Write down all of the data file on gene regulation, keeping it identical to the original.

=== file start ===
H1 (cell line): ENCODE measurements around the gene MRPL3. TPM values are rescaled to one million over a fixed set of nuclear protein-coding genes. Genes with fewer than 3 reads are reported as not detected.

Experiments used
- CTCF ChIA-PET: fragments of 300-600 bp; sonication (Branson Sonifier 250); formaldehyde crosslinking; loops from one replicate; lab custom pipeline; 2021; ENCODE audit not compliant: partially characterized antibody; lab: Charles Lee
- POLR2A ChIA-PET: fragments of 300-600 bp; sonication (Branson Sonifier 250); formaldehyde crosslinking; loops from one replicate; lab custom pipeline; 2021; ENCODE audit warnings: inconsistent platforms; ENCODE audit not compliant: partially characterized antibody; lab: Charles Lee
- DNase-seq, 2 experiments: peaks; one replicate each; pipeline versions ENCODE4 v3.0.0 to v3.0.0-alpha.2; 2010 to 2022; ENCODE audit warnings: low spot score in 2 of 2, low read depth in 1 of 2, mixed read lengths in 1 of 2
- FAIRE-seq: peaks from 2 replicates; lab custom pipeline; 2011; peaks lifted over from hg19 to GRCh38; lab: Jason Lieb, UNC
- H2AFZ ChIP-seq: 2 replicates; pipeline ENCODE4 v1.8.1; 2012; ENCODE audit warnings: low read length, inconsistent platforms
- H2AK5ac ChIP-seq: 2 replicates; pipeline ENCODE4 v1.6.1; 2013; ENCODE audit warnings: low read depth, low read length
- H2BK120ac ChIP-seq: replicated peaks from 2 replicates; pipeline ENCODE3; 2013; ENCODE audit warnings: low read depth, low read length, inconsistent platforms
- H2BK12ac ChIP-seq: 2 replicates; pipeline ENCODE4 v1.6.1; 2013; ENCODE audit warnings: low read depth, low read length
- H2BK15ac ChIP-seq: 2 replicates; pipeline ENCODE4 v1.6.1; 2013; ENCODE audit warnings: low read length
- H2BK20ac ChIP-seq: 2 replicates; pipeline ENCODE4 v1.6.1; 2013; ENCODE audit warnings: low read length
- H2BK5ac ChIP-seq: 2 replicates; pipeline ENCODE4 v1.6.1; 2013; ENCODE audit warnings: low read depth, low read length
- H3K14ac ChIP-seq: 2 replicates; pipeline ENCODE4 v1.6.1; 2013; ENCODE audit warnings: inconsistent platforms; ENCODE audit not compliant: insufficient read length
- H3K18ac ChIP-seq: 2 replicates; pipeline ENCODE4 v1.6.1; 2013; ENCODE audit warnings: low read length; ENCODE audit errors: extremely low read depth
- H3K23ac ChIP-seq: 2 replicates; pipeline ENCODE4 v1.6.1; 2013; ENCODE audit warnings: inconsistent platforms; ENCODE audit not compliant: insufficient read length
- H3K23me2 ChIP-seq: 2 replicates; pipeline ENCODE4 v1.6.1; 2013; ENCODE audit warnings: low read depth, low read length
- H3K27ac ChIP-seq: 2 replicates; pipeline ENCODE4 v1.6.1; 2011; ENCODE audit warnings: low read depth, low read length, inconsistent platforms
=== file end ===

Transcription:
H1 (cell line): ENCODE measurements around the gene MRPL3. TPM values are rescaled to one million over a fixed set of nuclear protein-coding genes. Genes with fewer than 3 reads are reported as not detected.

Experiments used
- CTCF ChIA-PET: fragments of 300-600 bp; sonication (Branson Sonifier 250); formaldehyde crosslinking; loops from one replicate; lab custom pipeline; 2021; ENCODE audit not compliant: partially characterized antibody; lab: Charles Lee
- POLR2A ChIA-PET: fragments of 300-600 bp; sonication (Branson Sonifier 250); formaldehyde crosslinking; loops from one replicate; lab custom pipeline; 2021; ENCODE audit warnings: inconsistent platforms; ENCODE audit not compliant: partially characterized antibody; lab: Charles Lee
- DNase-seq, 2 experiments: peaks; one replicate each; pipeline versions ENCODE4 v3.0.0 to v3.0.0-alpha.2; 2010 to 2022; ENCODE audit warnings: low spot score in 2 of 2, low read depth in 1 of 2, mixed read lengths in 1 of 2
- FAIRE-seq: peaks from 2 replicates; lab custom pipeline; 2011; peaks lifted over from hg19 to GRCh38; lab: Jason Lieb, UNC
- H2AFZ ChIP-seq: 2 replicates; pipeline ENCODE4 v1.8.1; 2012; ENCODE audit warnings: low read length, inconsistent platforms
- H2AK5ac ChIP-seq: 2 replicates; pipeline ENCODE4 v1.6.1; 2013; ENCODE audit warnings: low read depth, low read length
- H2BK120ac ChIP-seq: replicated peaks from 2 replicates; pipeline ENCODE3; 2013; ENCODE audit warnings: low read depth, low read length, inconsistent platforms
- H2BK12ac ChIP-seq: 2 replicates; pipeline ENCODE4 v1.6.1; 2013; ENCODE audit warnings: low read depth, low read length
- H2BK15ac ChIP-seq: 2 replicates; pipeline ENCODE4 v1.6.1; 2013; ENCODE audit warnings: low read length
- H2BK20ac ChIP-seq: 2 replicates; pipeline ENCODE4 v1.6.1; 2013; ENCODE audit warnings: low read length
- H2BK5ac ChIP-seq: 2 replicates; pipeline ENCODE4 v1.6.1; 2013; ENCODE audit warnings: low read depth, low read length
- H3K14ac ChIP-seq: 2 replicates; pipeline ENCODE4 v1.6.1; 2013; ENCODE audit warnings: inconsistent platforms; ENCODE audit not compliant: insufficient read length
- H3K18ac ChIP-seq: 2 replicates; pipeline ENCODE4 v1.6.1; 2013; ENCODE audit warnings: low read length; ENCODE audit errors: extremely low read depth
- H3K23ac ChIP-seq: 2 replicates; pipeline ENCODE4 v1.6.1; 2013; ENCODE audit warnings: inconsistent platforms; ENCODE audit not compliant: insufficient read length
- H3K23me2 ChIP-seq: 2 replicates; pipeline ENCODE4 v1.6.1; 2013; ENCODE audit warnings: low read depth, low read length
- H3K27ac ChIP-seq: 2 replicates; pipeline ENCODE4 v1.6.1; 2011; ENCODE audit warnings: low read depth, low read length, inconsistent platforms